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Here we go!

It is official, we are approved to start Tecfidera. More importantly, we are approved for financial assistance for Tecfidera.  Did you know that (like most MS drugs) it costs about a bazillion dollars!?!?

I am kind of excited, but of course, nervous too. The cool thing about Tecfidera is no more needles! It is an oral medication that you take twice each day.  The unnerving part is that it is just so new.

Tecfidera is related to a drug used for quite some time Germany to treat psoriasis, but the FDA approval for its use in this country for MS was just March 27, 2013.  The clinical trials went well and the side effects seem tolerable.  Every MS drug has side effects, it is just a matter of which side effects you can live with.  Just for fun, I thought we should try the one that makes your pee turn blue!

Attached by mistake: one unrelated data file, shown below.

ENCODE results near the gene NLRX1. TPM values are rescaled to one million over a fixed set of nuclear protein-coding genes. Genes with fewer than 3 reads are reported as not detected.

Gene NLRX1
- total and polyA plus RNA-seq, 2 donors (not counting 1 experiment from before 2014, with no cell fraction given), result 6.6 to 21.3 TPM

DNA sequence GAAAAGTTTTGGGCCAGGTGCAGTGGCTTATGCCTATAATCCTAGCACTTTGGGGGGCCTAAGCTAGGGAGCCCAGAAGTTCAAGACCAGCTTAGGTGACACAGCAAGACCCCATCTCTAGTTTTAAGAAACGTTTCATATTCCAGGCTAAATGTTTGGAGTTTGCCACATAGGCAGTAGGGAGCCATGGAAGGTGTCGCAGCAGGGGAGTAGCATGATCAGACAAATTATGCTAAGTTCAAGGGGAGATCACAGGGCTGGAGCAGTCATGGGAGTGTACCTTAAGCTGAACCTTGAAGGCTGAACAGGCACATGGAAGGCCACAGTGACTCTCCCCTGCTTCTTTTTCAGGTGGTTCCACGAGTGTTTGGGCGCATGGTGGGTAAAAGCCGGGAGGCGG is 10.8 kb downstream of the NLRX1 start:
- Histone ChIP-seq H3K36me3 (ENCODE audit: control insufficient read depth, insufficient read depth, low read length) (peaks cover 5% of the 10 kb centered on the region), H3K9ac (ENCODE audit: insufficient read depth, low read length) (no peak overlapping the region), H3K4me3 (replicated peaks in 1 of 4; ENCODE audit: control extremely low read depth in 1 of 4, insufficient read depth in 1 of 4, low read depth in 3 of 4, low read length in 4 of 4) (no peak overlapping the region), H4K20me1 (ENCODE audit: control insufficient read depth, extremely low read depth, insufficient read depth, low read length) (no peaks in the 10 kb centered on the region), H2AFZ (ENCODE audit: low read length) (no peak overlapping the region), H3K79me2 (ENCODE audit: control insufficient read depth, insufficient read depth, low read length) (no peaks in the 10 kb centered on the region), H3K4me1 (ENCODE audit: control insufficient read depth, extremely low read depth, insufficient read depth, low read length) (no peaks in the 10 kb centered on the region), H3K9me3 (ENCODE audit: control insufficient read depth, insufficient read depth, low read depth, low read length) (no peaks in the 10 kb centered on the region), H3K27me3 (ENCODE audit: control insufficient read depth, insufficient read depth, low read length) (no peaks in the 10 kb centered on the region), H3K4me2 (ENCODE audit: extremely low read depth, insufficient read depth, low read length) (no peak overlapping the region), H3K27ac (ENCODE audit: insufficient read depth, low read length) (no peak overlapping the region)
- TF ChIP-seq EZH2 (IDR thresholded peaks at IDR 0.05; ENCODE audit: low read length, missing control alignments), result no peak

We recently researched some of the more common side effects and found helpful hints from actual users.  They used phrases like:

“…your head is on fire and expelling embarrassing acid fart bombs”

“I look a little odd red like a lobster and mildly pruritic. All in all no problems.”

The advice of actual users (often more valued than the actual docs) is to take an aspirin and a Benadryl, eat a good meal, and take it with something cold.  As always, if you experience difficulty with any of the A airway B breathing C circulation then a trip to the ER is in order.

Prepare the worst; hope for the best!

(some great reader friendly info about Tecfidera)


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A is for Avonex, B is for Blister!